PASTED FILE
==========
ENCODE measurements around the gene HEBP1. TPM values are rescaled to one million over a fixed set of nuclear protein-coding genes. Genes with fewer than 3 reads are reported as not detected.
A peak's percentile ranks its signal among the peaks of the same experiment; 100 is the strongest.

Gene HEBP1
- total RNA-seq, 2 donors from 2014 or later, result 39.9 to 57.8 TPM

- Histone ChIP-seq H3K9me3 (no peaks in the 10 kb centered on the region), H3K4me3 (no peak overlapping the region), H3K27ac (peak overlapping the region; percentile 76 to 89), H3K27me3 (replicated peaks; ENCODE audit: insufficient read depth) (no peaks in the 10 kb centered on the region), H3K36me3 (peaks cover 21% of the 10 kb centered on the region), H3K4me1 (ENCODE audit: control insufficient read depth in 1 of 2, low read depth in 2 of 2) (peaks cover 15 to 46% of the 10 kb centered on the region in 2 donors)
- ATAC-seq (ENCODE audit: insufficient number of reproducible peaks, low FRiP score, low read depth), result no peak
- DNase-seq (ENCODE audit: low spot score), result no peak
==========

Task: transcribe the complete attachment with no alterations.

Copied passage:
ENCODE measurements around the gene HEBP1. TPM values are rescaled to one million over a fixed set of nuclear protein-coding genes. Genes with fewer than 3 reads are reported as not detected.
A peak's percentile ranks its signal among the peaks of the same experiment; 100 is the strongest.

Gene HEBP1
- total RNA-seq, 2 donors from 2014 or later, result 39.9 to 57.8 TPM

- Histone ChIP-seq H3K9me3 (no peaks in the 10 kb centered on the region), H3K4me3 (no peak overlapping the region), H3K27ac (peak overlapping the region; percentile 76 to 89), H3K27me3 (replicated peaks; ENCODE audit: insufficient read depth) (no peaks in the 10 kb centered on the region), H3K36me3 (peaks cover 21% of the 10 kb centered on the region), H3K4me1 (ENCODE audit: control insufficient read depth in 1 of 2, low read depth in 2 of 2) (peaks cover 15 to 46% of the 10 kb centered on the region in 2 donors)
- ATAC-seq (ENCODE audit: insufficient number of reproducible peaks, low FRiP score, low read depth), result no peak
- DNase-seq (ENCODE audit: low spot score), result no peak